I'm not sure how helpful this is, but I'll add what I think might help in the mission of protecting developers from themselves: when the behaviour in a case is not specified, write an alternate version of that section of code which behaves with the maximum level of caprice possible. (In this case, that would mean an implementation of binary_search_by that detects when there are multiple matchable candidates, and decides between them randomly.) Provide tooling to invoke this alternate version of the algorithm when running tests. That way at least if the developer was responsible enough to write tests that capture this case, they’d be alerted to the problem by the intermittent failures.

Obviously, such alternate code paths would add a lot to the cost of maintaining the code. But it's the only way I can think of to reduce the risk of undefined behaviour ‘gotchas’ worming their way into projects to emerge at the worst possible moment. I don't think there's any other reasonable remedy—apart from versioned binaries, which Rust is obviously already doing.

That's nondeterministic, not UB. The fact that's it's nondeterministic is why it can change freely.

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By ‘today’, I mean ‘prior to a change of version/environment/architecture’ and by ‘tomorrow’ I mean ‘after a change of version/environment/architecture’. Maybe that was too poetic.

This raises a question though: I would have thought that non-determinism is one of the possibilities allowed for by the phrase “undefined behaviour”. My understanding is: determinism is among the many things that UB explicitly does not guarantee. Unless I explicitly say “the behaviour in this case is undefined, but deterministic”, the API consumer should not assume determinism in that case.

It might be, it probably is, but to state that it is deterministic is to define the behaviour—at least in that narrow regard. Is that wrong?

I guess it's by the by because Polkadot didn't assume deterministic behaviour here, just behaviour that's consistent across versions (which we know is incorrect to assume), but I am curious.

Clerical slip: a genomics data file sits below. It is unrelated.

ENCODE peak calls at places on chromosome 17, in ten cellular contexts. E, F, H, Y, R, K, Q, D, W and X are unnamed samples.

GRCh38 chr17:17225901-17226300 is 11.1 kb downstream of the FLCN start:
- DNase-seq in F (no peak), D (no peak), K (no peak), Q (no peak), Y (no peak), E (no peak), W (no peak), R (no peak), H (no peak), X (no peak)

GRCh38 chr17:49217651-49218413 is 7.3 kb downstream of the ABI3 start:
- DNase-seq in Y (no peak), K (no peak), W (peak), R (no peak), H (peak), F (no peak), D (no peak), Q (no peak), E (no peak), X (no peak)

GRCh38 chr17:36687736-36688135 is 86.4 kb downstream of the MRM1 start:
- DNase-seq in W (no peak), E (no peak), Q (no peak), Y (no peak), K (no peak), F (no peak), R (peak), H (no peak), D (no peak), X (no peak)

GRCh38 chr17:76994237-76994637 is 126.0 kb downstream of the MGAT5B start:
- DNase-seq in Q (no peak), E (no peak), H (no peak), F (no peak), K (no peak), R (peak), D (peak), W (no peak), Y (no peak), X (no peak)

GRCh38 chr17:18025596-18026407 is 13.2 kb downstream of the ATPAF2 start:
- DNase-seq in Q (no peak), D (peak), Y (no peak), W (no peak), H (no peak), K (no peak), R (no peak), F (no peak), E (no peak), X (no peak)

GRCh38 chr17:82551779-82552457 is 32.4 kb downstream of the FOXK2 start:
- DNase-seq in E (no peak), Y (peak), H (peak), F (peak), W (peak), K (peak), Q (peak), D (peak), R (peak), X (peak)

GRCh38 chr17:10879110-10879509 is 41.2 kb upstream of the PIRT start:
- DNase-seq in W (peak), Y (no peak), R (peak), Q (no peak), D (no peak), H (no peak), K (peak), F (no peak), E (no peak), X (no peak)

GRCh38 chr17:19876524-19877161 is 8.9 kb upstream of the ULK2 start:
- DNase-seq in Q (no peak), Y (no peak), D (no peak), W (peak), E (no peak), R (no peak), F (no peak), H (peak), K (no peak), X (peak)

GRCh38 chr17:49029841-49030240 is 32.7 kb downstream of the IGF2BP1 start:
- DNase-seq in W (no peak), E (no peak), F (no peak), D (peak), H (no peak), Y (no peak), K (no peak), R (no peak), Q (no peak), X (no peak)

I think the term you want is unspecified behavior, which is well-behaved but subject to change. Whereas a program that exhibits undefined behavior is totally invalid.

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Oh, I see. Thanks.

Tldr at the bottom.

This has been very interesting, and there are strong points on both sides. Having just read all of it, I would put myself somewhere in the middle.

When I saw the binary search documentation, I interpreted it to mean that they implemented it in such a way as to have better performance at the expense of not being able to provide a describable guarantee of which index would be returned when there are duplicates. The binary search algorithm has no need for randomness, so it would seem that it's a reasonable assumption that despite not having that guarantee, it is still a deterministic function. Based on that interpretation, I think it is completely reasonable for polkadot's engineers to think that they could use it the way they did.

However, this does not mean that the rust team is to blame. The documentation was unambiguous, and they didn't do anything that they said they wouldn't. The docs are not intentionally vague either, it just requires a little extra critical thinking to realize that assuming determinism between versions is not guaranteed.

Weighing these against each other, I believe the best course of action would be to clarify the docs to explicitly warn that the outcome may change from version to version. It could say something like "If there are duplicates, it is not guaranteed which one will be returned. It is deterministic, however exact behavior is subject to change." I acknowledge that this is more wordy than what was there before, but it likely would have prevented this mistake and it gives a better picture to the reader as to how the function can be used than what is currently there. Those who are angry about the situation and think the existing docs are fine as they are are correct, but I hope they can see how this could be an improvement.

The only blame I would assign in this situation is regarding the tweet sent out by polkadot, saying that it was the fault of the rust team for introducing a bug. That was completely untrue, and the subsequent aggression in response to issue 85773 is unsurprising given that context. I would not be in a great mood either after someone sent out a tweet blaming me for their mistake.

The tldr/conclusion is really just three things. First, this situation could have been prevented by the docs being written or read more carefully. Second, the onus in this situation is definitively on polkadot, although the docs could be made more clear. Last, tweeting false accusations is uncool and will obviously not get the people you're accusing on your side. Thanks for coming to my Ted talk.

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No, there really aren't. There's no need for hostility, but we don't have to play "both sides" here to avoid hurting feelings. Polkadot dropped the ball on multiple levels: not just the initial oops, but in not having a code review process, not having unit or integration tests that would have caught the regression, running nightly despite all that, and failing to understand why any of those things are wrong.